Jason Jaksetic is an ultra-endurance athlete, an accomplished Ironman finisher, a dumbfoundingly (I made up that word it’s so worthy)spiritually driven and elegant writer and philosopher, a runner for the Mud Mafia, and one my good friends. I like that part the best about him. I wrote a little piece on his upcoming Death Race in June (although he does run a little 150 mile jaunt May 5th in Vermont before that.)
As an example and as my friend, Jason has really taught me the value of not having a baseline of expectations laid out for you but creating them for yourself on your own terms as you go. He’s redefined what’s “normal”. It’s been life-changing. He’s rad and I wanted to write about it.
Stumbling in the barn at 2:15 A.M. March 7, 2011 after 62 hours of effort, Jason Jaksetic had accomplished his mission: 100 miles on snow shoes in the books after 30 days of training. The Barn Beast was born. Defying the naysayers and the experts he accomplished what was seemingly impossible but that’s not new to this alternative athlete. To Jason, there is no such thing as “normal.”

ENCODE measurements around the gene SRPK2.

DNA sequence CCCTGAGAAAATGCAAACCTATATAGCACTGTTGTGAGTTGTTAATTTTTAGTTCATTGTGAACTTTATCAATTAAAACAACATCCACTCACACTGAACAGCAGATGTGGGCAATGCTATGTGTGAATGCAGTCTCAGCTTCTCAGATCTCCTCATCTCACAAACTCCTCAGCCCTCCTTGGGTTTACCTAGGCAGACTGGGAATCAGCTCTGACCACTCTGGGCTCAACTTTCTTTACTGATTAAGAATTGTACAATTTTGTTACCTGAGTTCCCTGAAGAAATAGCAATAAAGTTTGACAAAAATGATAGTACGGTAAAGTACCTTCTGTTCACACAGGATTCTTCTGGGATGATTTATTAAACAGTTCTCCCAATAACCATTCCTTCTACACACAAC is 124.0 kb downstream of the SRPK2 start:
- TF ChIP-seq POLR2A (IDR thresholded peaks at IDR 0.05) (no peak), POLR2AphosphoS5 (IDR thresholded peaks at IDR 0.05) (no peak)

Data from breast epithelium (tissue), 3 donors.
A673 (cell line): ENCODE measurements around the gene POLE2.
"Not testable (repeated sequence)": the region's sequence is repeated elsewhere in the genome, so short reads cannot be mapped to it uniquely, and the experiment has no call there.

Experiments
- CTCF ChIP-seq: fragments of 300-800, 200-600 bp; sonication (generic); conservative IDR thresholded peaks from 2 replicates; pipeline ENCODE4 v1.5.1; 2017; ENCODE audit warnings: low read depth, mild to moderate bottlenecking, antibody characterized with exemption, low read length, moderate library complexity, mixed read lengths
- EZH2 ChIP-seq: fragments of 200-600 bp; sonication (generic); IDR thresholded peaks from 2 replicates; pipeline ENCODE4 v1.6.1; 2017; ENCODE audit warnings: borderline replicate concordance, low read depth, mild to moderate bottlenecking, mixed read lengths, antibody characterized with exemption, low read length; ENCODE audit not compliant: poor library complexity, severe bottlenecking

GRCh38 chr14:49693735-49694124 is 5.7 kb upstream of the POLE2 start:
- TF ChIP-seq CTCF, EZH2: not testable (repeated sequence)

As a boy growing up in Stanhope, NJ no one would have thought that the self-proclaimed “band dork” would become the athlete he is today. As a musician, traveling, teaching, and making music he didn’t enter his first long distance event until age 22 and with no training. He was immediately in over his head. His first event was the esteemed Boston Marathon but with a catch… he entered on a dare, he ran it bandit, (and for you who always follow the rules, that means you crash the event and run the course) and still managed a 4:20 finish. He’d previously never run more than four miles at one time.